US, Israel Sign Joint Pledge to Deny Nuclear Weapons to Iran

By Caden Pearson
Caden Pearson
Caden Pearson
Caden Pearson is a reporter based in Australia. Contact him on
July 14, 2022Updated: July 15, 2022

U.S. President Joe Biden and Israeli Prime Minister Yair Lapid signed a new joint declaration expanding the security relationship between the United States and Israel on July 14.

A senior White House official told reporters during a conference call that the pledge includes a renewed commitment to blocking Iran from acquiring nuclear weapons.

“This declaration is pretty significant, and it includes a commitment to never allow Iran to acquire a nuclear weapon and to address Iran’s destabilizing activities, particularly threats to Israel,” the senior White House official said.

The joint pledge notes the ongoing U.S. and Israeli support for a memorandum of understanding that was finalized while Biden was serving as vice president under former President Barack Obama.

“The declaration will also emphasize support for the Abraham Accords and expanding Israel’s integration into the region, which, of course, is a theme of this trip,” the official said. “And it will reiterate our shared concerns about a number of global challenges, from food security to the situation in Ukraine and, of course, support for Ukraine’s sovereignty and territorial integrity.”

Iran Nuclear Deal

In an interview with Israeli media, which was recorded before he left Washington on July 12 but aired on July 13, Biden said he would keep Iran’s Islamic Revolutionary Guard Corps (IRGC) on the U.S. Foreign Terrorist Organizations (FTO) list even if doing so killed off the 2015 Iran nuclear deal as he began a trip to the Middle East.

Asked if his past statements that he would prevent Tehran from obtaining a nuclear weapon meant that he would use force against Iran, Biden said: “If that was the last resort, yes.

“The only thing worse than the Iran that exists now is an Iran with nuclear weapons.”

Biden’s 1st Visit to Middle East as President

Biden arrived in Israel on July 13 on his first Middle East trip as president, but his 10th visit to the region overall.

At the airport, Biden was briefed by Israeli Defense Minister Benny Gantz on Israel’s Iron Dome defense system and a new technology called Iron Beam, which uses lasers and is being developed in conjunction with the U.S. Missile Defense Agency.

The United States has provided Israel with $4.8 billion for its security, which includes $1 billion for replenishing Iron Dome after the May 2021 conflict with Hamas in Gaza.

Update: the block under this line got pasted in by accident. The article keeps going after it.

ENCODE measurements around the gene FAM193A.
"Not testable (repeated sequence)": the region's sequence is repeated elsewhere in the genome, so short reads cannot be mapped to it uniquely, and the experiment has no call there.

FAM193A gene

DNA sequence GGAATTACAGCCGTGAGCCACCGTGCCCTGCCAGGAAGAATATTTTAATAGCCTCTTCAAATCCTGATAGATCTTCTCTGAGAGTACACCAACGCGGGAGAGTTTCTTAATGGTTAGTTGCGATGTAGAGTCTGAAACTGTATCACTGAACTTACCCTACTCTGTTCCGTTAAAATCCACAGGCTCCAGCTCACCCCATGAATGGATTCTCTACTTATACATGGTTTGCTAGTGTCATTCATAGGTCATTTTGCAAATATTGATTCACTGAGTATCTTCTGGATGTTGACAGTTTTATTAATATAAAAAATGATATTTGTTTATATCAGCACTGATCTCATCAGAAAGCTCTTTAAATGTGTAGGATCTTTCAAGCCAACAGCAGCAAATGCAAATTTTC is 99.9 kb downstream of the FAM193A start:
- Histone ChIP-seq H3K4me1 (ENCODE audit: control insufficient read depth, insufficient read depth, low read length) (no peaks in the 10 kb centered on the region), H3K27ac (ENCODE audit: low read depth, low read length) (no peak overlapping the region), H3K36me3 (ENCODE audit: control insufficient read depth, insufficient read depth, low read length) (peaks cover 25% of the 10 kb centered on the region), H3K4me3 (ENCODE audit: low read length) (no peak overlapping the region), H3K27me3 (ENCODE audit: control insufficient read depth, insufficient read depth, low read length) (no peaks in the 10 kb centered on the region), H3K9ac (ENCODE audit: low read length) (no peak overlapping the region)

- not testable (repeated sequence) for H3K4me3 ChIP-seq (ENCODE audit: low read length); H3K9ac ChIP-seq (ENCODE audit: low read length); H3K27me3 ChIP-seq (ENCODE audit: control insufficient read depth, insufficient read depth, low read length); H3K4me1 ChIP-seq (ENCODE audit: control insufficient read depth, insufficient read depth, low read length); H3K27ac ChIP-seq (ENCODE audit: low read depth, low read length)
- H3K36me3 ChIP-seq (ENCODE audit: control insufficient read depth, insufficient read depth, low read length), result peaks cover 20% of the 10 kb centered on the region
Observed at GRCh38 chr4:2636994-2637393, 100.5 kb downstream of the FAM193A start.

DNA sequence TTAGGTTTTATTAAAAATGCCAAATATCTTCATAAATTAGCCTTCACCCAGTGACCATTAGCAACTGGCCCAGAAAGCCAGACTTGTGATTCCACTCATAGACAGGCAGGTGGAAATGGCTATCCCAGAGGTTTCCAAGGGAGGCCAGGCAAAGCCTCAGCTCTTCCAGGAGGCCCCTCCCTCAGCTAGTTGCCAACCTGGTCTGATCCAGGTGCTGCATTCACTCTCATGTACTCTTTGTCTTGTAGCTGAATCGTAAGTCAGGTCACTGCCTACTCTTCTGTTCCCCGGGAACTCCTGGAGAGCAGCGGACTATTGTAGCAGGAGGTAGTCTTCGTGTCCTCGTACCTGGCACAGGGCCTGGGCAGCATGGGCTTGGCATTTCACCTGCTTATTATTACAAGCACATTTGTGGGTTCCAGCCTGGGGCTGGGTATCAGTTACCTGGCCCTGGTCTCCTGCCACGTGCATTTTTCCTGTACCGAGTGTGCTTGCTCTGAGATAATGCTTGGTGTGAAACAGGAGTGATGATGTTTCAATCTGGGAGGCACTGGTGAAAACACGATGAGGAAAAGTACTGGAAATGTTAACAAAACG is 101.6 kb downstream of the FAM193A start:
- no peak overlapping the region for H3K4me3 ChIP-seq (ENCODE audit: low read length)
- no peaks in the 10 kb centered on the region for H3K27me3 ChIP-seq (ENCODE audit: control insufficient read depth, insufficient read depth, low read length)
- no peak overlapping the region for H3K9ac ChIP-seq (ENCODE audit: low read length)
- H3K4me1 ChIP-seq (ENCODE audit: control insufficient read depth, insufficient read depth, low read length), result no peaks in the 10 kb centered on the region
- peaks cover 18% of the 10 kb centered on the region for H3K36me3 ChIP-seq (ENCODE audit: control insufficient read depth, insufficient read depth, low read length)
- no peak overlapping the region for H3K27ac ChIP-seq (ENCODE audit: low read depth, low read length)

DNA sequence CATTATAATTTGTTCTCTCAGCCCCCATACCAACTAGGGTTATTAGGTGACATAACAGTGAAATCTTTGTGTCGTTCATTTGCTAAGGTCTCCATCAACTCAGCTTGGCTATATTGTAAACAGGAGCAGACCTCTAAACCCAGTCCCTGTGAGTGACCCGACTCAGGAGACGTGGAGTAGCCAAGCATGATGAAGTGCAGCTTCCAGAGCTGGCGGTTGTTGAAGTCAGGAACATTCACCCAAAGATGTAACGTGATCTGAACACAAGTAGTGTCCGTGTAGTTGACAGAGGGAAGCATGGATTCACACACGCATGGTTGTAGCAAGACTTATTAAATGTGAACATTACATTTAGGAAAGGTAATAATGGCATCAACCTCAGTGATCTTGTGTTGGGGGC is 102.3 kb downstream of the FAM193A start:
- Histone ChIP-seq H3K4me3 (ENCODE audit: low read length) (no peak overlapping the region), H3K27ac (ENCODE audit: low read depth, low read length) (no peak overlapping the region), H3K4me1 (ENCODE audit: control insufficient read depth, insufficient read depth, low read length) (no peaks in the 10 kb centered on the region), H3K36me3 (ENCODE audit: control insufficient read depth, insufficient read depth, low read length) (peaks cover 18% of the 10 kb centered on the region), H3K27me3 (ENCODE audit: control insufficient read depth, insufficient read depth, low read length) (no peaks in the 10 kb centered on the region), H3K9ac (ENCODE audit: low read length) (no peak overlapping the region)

The president later laid a wreath at the Yad Vashem Holocaust memorial and met with Holocaust survivors.

Epoch Times Photo
U.S. President Joe Biden embraces Holocaust survivor Giselle Cycowicz during a ceremony at the Hall of Remembrance of the Yad Vashem Holocaust memorial museum in Jerusalem on July 13, 2022. (Debbie Hill/Pool/AFP via Getty Images)

On July 14, Biden met with Lapid for a bilateral meeting ahead of the announcement of the joint declaration. He was then scheduled to meet with Israeli President Isaac Herzog at his residence to discuss Herzog’s recent visits to Jordan, Turkey, and the United Arab Emirates (UAE).

The two countries will also launch a new high-level strategic dialogue on technology in a bid to boost cooperation in four key areas. The four fields are technology to help with future pandemic preparedness, using technology to affect the climate, “artificial technology,” and “other trusted technology ecosystems.”

“We want their tech sector to be connected with ours and looking west as we look to build the technology apparatus for the future,” the senior White House official said.

Biden will also take part in the first I2U2 virtual summit with the leaders of Israel, India, and the UAE, which will be focused on food security and advancing clean energy, and visit with athletes attending the Maccabiah Games.

East Jerusalem Controversy

On July 15, the president will visit the West Bank and East Jerusalem and announce Palestinian economic opportunities, including the development of 4G capabilities in both Gaza and the West Bank.

This would mark the first visit by a sitting U.S. president to East Jerusalem, in a move that has been met with some concern, including from six Republicans and Israel’s former ambassador to the United Nations, Danny Danon, who urged Biden not to go.

“The affirmation will only serve to encourage the unwavering rejection of Israel by the PA, which continues to refuse to accept the existence of the Jewish State of Israel,” Danon wrote in Israel Today. “Considering the fragile state of affairs in Israel and the Middle East, and recent heightened tensions, a visit to eastern Jerusalem will undoubtedly damage peace prospects rather than encourage them. I would therefore urge you, President Biden, to kindly refrain from this unprecedented visit to eastern Jerusalem.”

On July 13, National Security Council spokesperson John Kirby had to walk back remarks made by U.S. national security adviser Jake Sullivan to reporters on Air Force One after Sullivan said the Biden administration wants the Palestinians to have a consulate in East Jerusalem.

After Israel, Biden will travel to Saudi Arabia on July 16 to discuss the energy crisis and hold talks with other Gulf allies in Jeddah.

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